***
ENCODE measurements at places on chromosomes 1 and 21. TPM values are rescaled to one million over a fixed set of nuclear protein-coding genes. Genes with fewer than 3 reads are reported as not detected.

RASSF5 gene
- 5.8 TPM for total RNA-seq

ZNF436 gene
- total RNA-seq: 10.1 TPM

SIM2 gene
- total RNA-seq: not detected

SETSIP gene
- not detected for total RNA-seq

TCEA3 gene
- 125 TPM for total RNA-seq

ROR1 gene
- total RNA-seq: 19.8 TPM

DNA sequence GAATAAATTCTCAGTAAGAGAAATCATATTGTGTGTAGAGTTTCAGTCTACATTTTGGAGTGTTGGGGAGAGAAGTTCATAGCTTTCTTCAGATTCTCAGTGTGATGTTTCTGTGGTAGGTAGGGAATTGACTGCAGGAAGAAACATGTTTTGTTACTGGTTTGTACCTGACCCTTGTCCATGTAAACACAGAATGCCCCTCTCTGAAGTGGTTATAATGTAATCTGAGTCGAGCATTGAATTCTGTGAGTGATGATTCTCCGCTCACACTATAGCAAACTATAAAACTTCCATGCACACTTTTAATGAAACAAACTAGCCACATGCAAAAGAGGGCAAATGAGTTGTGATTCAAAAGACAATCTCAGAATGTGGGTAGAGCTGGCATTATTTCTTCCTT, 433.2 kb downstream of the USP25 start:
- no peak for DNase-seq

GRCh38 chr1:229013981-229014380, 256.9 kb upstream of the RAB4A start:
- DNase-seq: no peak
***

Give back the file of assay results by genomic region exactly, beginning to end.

ENCODE measurements at places on chromosomes 1 and 21. TPM values are rescaled to one million over a fixed set of nuclear protein-coding genes. Genes with fewer than 3 reads are reported as not detected.

RASSF5 gene
- 5.8 TPM for total RNA-seq

ZNF436 gene
- total RNA-seq: 10.1 TPM

SIM2 gene
- total RNA-seq: not detected

SETSIP gene
- not detected for total RNA-seq

TCEA3 gene
- 125 TPM for total RNA-seq

ROR1 gene
- total RNA-seq: 19.8 TPM

DNA sequence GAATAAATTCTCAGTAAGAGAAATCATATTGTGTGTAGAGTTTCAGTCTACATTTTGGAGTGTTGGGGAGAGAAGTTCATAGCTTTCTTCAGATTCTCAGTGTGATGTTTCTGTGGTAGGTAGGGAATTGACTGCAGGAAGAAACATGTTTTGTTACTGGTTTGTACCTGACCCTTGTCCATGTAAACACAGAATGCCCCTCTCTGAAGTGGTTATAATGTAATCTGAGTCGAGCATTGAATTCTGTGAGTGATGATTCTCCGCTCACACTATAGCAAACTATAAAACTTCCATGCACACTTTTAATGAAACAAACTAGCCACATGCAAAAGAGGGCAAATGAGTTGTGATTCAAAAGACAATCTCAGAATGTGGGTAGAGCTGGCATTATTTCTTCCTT, 433.2 kb downstream of the USP25 start:
- no peak for DNase-seq

GRCh38 chr1:229013981-229014380, 256.9 kb upstream of the RAB4A start:
- DNase-seq: no peak